At any rate, for the post visit, I stayed in my homologue’s house, but I also saw the house where I’ll be living for the next two years. I’ll post pictures soon (maybe today, depending on the internet situation), but I’ll describe it quickly anyway. I will be living inside of a concession (a group of houses) with a tall cement wall around it and a gate that can be locked from the inside and the outside. There are two one-story cement buildings in the concession; both are duplex-type structures and I have half of one of the duplexes as my house. It’s a simple house (exactly what I was hoping for), with a sizable bedroom, a small living room/kitchen area, and a room for bathing. It has cement floors and walls, a sheet metal roof, and a “ceiling” of woven mats that is supposed to keep the house from getting quite as hot when the sun shines. Currently, the walls are painted a teal/sky blue/green sort of color which I’m not crazy about, but the landlord assured me that I can paint it whatever color I want, so I’m thinking that will be one of my first projects when I move in. But my favorite part of my house isn’t even inside: it’s the huge mango tree in my front yard. It’s not mango season right now, but come February or so I will be able to eat mangoes every day for free (YES). The tree itself is also very nice and I am looking forward to sitting under it and reading, writing letters, etc. And as a surprise perk, the house actually is wired for electricity, because apparently my landlord has a generator that he turns on from time to time, so this is excellent news. I will get the experience of living without electricity most of the time and won’t have to deal with the hassle of an electric bill, but will be able to charge things and benefit from the convenience of electric lighting at night every so often.
For the remainder of the visit (when I was not eating mass quantities of food or inspecting my house), I did a lot of walking around/meeting people with my homologue and supervisor and worked on perfecting a look of friendly, contented blankness while they talked about me in Fon, which is the local language of the village. They were pretty good about explaining things to me in French so I would know what was going on, but they would customarily end an explanation with “c’est bon, no?” [it’s good, right?], which started to make me a bit crazy by the end, because I had probably said “Oui, c’est bon!” [yeah, it’s great!] about two hundred times and that was obviously the only answer I could give; but I think it was just very important to them to know that I was liking what I was seeing and that I was having a good time [and would be coming back to stay]. As I mentioned before, I will be the first volunteer in this village, and it’s clear to me already that my arrival is a big deal there. I met all of the local authorities–the chef du village [village leader/chief in the political sense], chef du terre [the more traditional/cultural leader], chef du arrondisement [the person in charge of the larger area, similar to a county in the US I think], the police chief, and the military chief in the area. They all were very gracious and seemed pleased that I would be there and told me to contact them if there were any problems. The police/military here don’t make me nervous the way the ones in Uganda did, and it’s nice to know that I have the police chief’s cell number in my phone in case of emergency.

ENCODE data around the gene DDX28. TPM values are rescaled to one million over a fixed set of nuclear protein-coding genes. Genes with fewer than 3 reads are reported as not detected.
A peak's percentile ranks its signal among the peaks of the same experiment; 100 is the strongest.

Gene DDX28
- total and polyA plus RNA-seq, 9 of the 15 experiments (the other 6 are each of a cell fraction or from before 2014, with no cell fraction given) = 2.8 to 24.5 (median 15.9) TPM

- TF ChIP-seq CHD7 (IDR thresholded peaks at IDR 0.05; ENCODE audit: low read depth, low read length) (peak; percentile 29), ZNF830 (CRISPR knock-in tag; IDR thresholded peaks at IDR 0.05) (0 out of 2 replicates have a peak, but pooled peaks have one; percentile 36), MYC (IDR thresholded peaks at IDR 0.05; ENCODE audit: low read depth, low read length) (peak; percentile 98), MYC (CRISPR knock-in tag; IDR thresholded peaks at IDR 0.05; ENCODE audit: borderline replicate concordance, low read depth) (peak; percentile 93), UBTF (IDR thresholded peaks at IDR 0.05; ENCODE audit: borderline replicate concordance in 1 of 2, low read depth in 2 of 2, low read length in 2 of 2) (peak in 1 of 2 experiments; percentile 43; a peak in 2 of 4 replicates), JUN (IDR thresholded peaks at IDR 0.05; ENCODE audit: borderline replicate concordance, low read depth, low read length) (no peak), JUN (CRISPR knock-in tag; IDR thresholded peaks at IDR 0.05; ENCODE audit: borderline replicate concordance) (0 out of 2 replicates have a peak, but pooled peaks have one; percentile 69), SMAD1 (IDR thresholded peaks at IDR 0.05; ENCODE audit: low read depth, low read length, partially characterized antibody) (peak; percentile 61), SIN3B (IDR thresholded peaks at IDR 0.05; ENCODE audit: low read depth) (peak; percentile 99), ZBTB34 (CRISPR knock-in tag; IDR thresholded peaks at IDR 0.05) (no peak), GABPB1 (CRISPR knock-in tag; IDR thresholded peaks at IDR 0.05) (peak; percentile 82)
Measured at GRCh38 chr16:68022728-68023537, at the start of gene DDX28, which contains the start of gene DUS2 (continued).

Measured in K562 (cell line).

When I got back to Porto Novo, I found out that in our most recent language test, I finally hit the level of French needed to be able to swear in as an official volunteer on the 15th. This is fantastic news because a)it takes off a bit of the stress that I was experiencing related to language and b)it means I get to start learning Fon, which is highly important because I realized during my post visit that very few people in my village speak French. (And obviously, English is virtually unknown. So basically, as another trainee put it, French is going to become my English now. Ha.) I started Fon classes on Monday, and HOLY COW it’s tough! It’s a tonal language, like Chinese, so you can say what sounds like the same phrase to us English-speakers with the wrong intonation and it will mean something totally different than what you intended. Additionally, there are a lot of sounds in Fon that don’t exist in English and are really hard for me to make. It’s a bit discouraging but I know it will get easier, and I’m excited to have the opportunity to start learning before going to post, because having some Fon skills is going to be very necessary for successful integration into my village.
Anyway, this has become WAY too long now so I’m signing off before I babble on any more. Hope all is well on your side of the pond. In peace, CMK.